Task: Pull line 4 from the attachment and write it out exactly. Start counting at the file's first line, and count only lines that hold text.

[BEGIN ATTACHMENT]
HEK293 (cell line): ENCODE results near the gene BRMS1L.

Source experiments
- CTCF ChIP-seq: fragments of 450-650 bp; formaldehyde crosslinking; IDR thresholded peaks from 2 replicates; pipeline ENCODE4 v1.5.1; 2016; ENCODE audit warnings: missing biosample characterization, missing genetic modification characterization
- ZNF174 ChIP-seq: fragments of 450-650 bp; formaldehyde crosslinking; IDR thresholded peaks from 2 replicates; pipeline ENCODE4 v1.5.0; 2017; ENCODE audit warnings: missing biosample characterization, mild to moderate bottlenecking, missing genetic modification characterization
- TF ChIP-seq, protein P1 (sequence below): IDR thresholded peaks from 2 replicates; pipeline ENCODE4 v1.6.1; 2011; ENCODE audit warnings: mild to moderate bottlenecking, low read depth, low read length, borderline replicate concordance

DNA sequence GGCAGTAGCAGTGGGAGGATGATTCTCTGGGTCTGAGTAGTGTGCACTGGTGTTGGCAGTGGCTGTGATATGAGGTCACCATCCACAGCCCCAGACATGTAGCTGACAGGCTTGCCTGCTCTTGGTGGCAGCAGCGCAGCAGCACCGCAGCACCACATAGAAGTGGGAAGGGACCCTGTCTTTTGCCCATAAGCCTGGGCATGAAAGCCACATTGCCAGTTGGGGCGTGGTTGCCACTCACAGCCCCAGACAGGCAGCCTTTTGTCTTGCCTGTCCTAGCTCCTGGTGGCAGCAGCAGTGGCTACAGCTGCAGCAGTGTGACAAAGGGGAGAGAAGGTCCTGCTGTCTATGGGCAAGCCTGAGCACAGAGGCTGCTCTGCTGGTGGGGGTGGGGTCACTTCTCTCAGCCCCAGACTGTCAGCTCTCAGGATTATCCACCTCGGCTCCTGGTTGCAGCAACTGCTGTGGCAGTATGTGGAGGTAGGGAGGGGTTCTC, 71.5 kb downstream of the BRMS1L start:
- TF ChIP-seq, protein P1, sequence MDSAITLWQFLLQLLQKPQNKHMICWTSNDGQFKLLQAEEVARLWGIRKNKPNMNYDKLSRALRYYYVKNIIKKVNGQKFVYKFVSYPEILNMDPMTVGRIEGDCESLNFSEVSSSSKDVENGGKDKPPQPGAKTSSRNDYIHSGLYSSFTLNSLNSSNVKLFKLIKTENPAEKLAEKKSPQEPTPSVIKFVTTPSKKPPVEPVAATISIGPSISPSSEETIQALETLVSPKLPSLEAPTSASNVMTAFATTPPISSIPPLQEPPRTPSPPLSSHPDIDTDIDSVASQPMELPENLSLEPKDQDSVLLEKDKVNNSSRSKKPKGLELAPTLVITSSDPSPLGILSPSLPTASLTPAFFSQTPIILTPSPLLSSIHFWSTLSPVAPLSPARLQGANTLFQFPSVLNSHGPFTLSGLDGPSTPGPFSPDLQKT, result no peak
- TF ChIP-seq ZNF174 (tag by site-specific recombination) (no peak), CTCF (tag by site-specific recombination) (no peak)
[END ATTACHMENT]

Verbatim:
- ZNF174 ChIP-seq: fragments of 450-650 bp; formaldehyde crosslinking; IDR thresholded peaks from 2 replicates; pipeline ENCODE4 v1.5.0; 2017; ENCODE audit warnings: missing biosample characterization, mild to moderate bottlenecking, missing genetic modification characterization